Jessica Williams makes journalist quickly backtrack for thoughtless comments
Jessica Williams fired back at a journalist who told the Daily Show correspondent she needed to be more aggressive in her career.
After news broke that Jon Stewart would be stepping down as the host of the show, Williams' name was quickly thrown into the mix of potential replacements. But the 25-year-old didn't waste time shooting down those rumors.
She thanked fans for their support on Twitter, but said she was "extremely under-qualified for the job." She continued, "At this age if something happens politically that I don't agree with, I need to go to my room and like not come out for, like, 7 days."
Based on her comments about the position, Ester Bloom of The Billfold wrote an article saying that Williams showed symptoms of "Imposter Syndrome," which is the idea that men round up when looking at their abilities versus a job's requirements, while women look at their abilities and round down. In summation: Women are more likely to undermine themselves in the job market.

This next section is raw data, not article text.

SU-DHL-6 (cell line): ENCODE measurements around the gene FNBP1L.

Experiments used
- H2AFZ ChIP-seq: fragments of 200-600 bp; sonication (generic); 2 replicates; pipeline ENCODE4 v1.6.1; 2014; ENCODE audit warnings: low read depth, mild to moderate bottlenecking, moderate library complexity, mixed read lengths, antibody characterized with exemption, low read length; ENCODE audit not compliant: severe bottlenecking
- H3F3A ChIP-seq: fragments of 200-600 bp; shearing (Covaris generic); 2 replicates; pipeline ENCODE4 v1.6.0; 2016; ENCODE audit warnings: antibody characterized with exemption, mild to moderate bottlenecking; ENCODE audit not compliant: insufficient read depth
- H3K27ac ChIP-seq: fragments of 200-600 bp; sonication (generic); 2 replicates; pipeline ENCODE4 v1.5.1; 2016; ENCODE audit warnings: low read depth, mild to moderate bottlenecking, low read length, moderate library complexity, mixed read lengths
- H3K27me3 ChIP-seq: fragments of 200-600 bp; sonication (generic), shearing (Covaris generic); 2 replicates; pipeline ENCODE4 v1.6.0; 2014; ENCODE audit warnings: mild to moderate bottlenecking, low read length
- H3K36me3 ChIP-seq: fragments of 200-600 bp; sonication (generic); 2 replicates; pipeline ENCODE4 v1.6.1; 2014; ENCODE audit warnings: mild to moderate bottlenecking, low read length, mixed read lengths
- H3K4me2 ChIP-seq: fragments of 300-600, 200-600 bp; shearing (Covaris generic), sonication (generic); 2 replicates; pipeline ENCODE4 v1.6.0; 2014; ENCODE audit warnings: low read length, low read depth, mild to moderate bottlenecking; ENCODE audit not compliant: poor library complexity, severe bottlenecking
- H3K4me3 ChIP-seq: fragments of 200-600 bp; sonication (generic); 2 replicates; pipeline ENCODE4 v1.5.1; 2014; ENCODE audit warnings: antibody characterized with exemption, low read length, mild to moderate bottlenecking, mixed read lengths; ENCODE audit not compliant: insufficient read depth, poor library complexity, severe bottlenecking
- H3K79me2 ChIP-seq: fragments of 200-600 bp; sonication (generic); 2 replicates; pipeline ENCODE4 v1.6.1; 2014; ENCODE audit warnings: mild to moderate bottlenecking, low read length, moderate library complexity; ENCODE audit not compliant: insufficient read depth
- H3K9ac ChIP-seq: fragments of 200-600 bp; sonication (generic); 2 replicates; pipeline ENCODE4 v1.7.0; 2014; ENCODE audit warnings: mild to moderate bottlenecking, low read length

But it wasn't so much Bloom's use of the Imposter Syndrome when discussing Williams, but her word choice throughout the article, which insensitively pointed out that the correspondent didn't know what she was talking about.
"Bullshit," Bloom wrote in regards to Williams being under-qualified. "All Williams needs is a pep talk."
Bloom further encouraged Williams on Twitter, directing her to "lean in," which is a term meaning to be more assertive at her job, popularized by Sheryl Sandberg.
Williams quickly responded on Twitter with a spot-on (albeit blunt) answer, calling Bloom out.
Of course, going back to humor, Williams concluded her rant with the perfect end tweet.
In Bloom's defense, she was also quick to apologize and admit she was in the wrong on this one. She added an ETA to the article and even sent out a sincere tweet of her own.
But it's a good lesson for all of us who get easily carried away in the social media fervor of the times. Just because your words are being disseminated on Twitter, doesn't mean they don't still have an impact.